Advertiser Disclosure

Advertiser Disclosure: The credit card and banking offers that appear on this site are from credit card companies and banks from which receives compensation. This compensation may impact how and where products appear on this site, including, for example, the order in which they appear on category pages. does not include all banks, credit card companies or all available credit card offers, although best efforts are made to include a comprehensive list of offers regardless of compensation. Advertiser partners include American Express, Chase, U.S. Bank, and Barclaycard, among others.




Dig Deeper


Become a Money Crasher!
Join our community.

Investing in Utility Stocks With High Dividends – Pros & Cons



Investors seeking decent returns on their money with minimal volatility have been frustrated in recent years with the low rates from CDs and treasury securities. Many have begun exploring other asset classes, such as corporate bonds, fixed annuities, and preferred stock.

But there is another alternative that has been around for decades, one that has paid steady dividends with moderate risk. Utility stocks have been one of the bellwether sources of dividend income for conservative and moderate investors since the early 1900s.

Characteristics of Utility Stocks

Utility stocks are common stocks that represent shares of ownership in a utility company, and they usually pay dividends on either a monthly or quarterly basis. One of the reasons why utility stocks tend to be stable in price is because the government allows them to act as monopolies within their respective municipalities, as it would be inefficient and wasteful for several different companies to lay water pipes, gas lines, and telephone wires within the same areas. This serves to stabilize the industry, and allows each utility to operate unencumbered by competition.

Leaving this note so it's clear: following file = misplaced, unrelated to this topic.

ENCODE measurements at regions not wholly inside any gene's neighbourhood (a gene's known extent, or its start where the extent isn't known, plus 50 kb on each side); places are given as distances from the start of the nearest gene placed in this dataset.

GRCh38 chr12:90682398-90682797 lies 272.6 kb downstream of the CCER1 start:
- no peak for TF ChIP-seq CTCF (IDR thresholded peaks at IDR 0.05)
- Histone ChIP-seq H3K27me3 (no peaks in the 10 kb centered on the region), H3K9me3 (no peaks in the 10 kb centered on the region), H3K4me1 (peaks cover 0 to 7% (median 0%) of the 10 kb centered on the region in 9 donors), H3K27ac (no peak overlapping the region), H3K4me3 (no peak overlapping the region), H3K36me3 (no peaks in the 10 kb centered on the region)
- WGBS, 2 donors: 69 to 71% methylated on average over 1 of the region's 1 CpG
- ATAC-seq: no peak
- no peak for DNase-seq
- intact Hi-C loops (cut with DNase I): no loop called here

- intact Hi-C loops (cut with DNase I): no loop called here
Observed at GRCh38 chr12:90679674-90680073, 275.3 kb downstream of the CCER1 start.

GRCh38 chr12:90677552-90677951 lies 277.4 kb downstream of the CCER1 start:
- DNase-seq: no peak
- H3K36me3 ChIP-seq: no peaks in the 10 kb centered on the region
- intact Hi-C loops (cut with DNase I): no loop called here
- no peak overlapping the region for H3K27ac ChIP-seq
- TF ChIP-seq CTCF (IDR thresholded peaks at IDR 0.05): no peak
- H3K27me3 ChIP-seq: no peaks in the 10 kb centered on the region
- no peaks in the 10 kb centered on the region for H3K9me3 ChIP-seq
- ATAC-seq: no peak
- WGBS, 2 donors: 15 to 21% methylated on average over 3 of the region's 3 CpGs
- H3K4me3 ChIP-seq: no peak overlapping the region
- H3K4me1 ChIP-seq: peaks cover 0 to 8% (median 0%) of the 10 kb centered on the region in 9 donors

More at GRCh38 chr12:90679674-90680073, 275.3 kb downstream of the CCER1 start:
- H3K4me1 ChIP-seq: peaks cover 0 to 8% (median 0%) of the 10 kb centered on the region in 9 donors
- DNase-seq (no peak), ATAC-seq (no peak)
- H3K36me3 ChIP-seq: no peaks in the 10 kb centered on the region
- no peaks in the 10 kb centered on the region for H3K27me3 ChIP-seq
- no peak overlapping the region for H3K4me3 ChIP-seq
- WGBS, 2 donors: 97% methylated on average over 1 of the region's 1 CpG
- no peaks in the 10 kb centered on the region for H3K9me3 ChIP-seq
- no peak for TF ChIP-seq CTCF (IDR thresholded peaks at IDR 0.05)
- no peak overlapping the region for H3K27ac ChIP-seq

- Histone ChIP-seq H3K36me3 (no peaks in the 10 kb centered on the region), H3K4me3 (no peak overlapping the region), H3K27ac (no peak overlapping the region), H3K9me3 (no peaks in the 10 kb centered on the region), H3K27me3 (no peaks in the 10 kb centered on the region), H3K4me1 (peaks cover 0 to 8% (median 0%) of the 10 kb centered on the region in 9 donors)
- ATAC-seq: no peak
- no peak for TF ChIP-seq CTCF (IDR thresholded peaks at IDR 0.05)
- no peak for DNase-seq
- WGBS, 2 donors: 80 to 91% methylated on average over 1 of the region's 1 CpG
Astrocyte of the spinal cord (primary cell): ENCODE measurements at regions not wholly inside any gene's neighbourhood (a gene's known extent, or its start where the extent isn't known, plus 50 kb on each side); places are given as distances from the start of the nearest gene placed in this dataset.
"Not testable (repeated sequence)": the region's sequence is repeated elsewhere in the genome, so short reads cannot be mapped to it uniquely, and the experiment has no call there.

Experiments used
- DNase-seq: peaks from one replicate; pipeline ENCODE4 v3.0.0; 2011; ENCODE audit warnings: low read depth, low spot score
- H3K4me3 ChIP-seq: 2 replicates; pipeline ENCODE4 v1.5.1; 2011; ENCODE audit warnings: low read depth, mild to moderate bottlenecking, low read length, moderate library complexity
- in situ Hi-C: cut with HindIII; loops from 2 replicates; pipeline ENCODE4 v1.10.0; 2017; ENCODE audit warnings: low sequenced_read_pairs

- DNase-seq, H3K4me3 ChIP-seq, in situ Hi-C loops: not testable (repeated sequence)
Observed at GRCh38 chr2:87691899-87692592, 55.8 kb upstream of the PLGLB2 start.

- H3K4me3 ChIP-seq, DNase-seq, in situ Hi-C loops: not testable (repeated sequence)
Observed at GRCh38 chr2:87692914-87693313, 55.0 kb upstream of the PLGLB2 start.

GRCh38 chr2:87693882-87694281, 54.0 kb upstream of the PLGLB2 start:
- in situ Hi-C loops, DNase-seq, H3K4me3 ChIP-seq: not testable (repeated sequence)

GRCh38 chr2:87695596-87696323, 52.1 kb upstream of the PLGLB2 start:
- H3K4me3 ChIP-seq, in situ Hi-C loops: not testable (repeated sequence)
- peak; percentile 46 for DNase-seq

Utilities are classified as a defensive industry because the need for their service remains largely unchanged regardless of economic conditions. Society cannot function without running water, electricity, natural gas, and telephones, even during recessions and depressions, so utility company revenues remain largely constant. Utility stocks are accorded the same tax treatment as other common stocks, with dividends that are fully taxable as ordinary income and long or short-term capital gains or losses that are realized when they are sold.

Advantages of Utility Stocks